Accidental or premeditated explosions have detrimental effects on the infrastructure near the center of explosion and pose major threats to human life. Thus, research is currently underway to study the effects of explosions on infrastructure systems with the ultimate goal of minimizing infrastructure damage and saving lives. Because reinforced concrete is the most common building material used in blast-resistant infrastructure design and construction, understanding the effect of blast loads on reinforced concrete components is essential to reaching this goal. The prevailing design philosophy for blast-resistant structures is energy dissipation through reinforcement yielding (ductility) and large bending deformations without the incidence of nonductile failure modes such as shear and bond. However, information regarding the bond behavior and strength of steel reinforcement-concrete bonds under blast loads is rather scant; therefore, this paper reports on an experimental program designed to investigate the strain rate effect on steel reinforcement-concrete bond. Reinforced concrete beams longitudinally reinforced with 15M, 20M, or 25M were tested in a shock tube under simulated blast loading. The test results show that high strain rate increases the steel reinforcement-concrete bond strength and thus, that the static load development lengths of these bars are adequate for developing their dynamic yield strengths at high strain rate. The dynamic increase factor for bond stress is determined to be 1.11 for 15M, 2.24 for 20M, and 3.68 for 25M bar.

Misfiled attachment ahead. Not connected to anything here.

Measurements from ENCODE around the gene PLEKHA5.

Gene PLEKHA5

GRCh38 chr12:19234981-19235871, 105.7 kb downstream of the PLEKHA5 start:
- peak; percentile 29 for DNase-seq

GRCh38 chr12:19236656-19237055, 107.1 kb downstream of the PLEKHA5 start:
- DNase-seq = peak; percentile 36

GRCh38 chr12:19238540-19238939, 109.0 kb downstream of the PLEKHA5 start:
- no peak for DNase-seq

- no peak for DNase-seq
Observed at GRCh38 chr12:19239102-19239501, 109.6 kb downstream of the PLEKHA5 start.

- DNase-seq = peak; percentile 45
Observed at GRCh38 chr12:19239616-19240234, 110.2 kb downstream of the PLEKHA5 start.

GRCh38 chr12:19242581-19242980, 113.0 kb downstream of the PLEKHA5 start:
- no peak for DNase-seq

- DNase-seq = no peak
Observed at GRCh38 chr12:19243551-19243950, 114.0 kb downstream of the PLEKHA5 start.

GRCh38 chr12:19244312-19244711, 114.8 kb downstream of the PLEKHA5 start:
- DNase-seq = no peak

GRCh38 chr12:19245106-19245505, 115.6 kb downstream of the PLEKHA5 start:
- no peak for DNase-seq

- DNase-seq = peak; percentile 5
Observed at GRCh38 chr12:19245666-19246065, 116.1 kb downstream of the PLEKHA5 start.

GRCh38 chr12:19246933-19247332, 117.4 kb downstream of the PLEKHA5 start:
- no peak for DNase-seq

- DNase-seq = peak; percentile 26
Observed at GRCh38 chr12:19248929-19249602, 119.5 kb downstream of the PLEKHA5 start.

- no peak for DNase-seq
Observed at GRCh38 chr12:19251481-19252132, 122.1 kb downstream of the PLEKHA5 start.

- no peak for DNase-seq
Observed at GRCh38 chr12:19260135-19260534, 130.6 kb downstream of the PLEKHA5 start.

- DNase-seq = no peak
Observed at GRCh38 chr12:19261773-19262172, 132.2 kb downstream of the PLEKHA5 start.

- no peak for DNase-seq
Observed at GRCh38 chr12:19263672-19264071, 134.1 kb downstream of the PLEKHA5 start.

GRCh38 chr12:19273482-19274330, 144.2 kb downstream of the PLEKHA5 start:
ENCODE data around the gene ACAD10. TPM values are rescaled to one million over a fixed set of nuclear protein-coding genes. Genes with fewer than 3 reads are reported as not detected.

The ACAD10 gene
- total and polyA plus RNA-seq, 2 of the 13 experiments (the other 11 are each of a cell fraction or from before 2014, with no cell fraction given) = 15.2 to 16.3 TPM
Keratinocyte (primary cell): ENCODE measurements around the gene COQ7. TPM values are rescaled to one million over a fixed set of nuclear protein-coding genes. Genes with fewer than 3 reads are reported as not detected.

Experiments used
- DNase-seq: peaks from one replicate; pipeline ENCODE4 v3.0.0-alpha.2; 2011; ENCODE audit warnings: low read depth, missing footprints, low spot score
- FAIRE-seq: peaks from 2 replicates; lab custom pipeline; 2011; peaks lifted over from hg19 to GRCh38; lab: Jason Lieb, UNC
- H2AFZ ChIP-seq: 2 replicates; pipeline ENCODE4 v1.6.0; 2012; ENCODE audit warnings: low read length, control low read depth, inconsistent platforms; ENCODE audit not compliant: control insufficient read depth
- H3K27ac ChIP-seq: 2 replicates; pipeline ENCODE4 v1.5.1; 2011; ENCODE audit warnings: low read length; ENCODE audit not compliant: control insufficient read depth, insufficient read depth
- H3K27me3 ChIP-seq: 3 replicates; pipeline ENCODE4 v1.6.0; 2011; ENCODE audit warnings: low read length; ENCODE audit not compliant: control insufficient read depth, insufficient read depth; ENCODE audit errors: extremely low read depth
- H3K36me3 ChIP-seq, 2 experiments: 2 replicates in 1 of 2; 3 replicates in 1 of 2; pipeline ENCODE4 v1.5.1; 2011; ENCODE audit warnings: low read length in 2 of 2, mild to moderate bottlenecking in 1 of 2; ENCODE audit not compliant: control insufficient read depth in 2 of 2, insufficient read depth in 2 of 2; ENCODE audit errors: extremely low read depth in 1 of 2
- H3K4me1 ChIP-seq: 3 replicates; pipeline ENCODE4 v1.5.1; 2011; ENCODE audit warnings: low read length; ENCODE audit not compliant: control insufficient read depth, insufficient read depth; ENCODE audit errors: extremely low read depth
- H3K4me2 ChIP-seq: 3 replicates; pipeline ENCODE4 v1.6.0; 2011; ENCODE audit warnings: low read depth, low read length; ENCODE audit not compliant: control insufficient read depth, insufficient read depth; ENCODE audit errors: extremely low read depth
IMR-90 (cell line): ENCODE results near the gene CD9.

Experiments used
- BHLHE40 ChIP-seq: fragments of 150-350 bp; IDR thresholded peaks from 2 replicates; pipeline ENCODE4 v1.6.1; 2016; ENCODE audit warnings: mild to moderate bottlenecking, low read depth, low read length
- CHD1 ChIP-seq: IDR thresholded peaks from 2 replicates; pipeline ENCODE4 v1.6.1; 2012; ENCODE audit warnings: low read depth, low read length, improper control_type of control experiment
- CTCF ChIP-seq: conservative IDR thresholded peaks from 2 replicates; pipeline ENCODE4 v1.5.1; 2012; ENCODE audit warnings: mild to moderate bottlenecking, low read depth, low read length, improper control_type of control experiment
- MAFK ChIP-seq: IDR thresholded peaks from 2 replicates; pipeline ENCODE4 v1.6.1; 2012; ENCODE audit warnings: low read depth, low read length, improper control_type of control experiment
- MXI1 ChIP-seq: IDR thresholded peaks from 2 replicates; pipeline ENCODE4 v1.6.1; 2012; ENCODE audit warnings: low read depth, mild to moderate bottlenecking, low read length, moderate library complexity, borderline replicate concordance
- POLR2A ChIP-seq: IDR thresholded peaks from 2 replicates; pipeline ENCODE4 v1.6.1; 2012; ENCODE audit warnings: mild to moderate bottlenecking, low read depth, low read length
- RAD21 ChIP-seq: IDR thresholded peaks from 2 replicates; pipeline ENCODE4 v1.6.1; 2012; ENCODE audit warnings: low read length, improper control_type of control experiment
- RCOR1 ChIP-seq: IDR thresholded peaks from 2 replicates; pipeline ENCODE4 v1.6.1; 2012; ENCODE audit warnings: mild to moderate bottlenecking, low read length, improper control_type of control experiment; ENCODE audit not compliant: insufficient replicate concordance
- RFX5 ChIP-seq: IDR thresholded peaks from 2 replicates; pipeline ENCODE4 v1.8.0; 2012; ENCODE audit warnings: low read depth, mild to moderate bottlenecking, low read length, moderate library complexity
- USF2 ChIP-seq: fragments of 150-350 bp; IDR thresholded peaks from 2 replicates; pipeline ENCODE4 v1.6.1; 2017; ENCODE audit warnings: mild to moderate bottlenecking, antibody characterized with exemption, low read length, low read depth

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Keywords Shock and vibratory effects
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Journal Journal of Structural Engineering (United States)
Toikka, L. (Lauren), Braimah, A, Razaqpur, G. (Ghani), & Foo, S. (Simon). (2015). Strain rate effect on development length of steel reinforcement. Journal of Structural Engineering (United States), 141(11). doi:10.1061/(ASCE)ST.1943-541X.0001288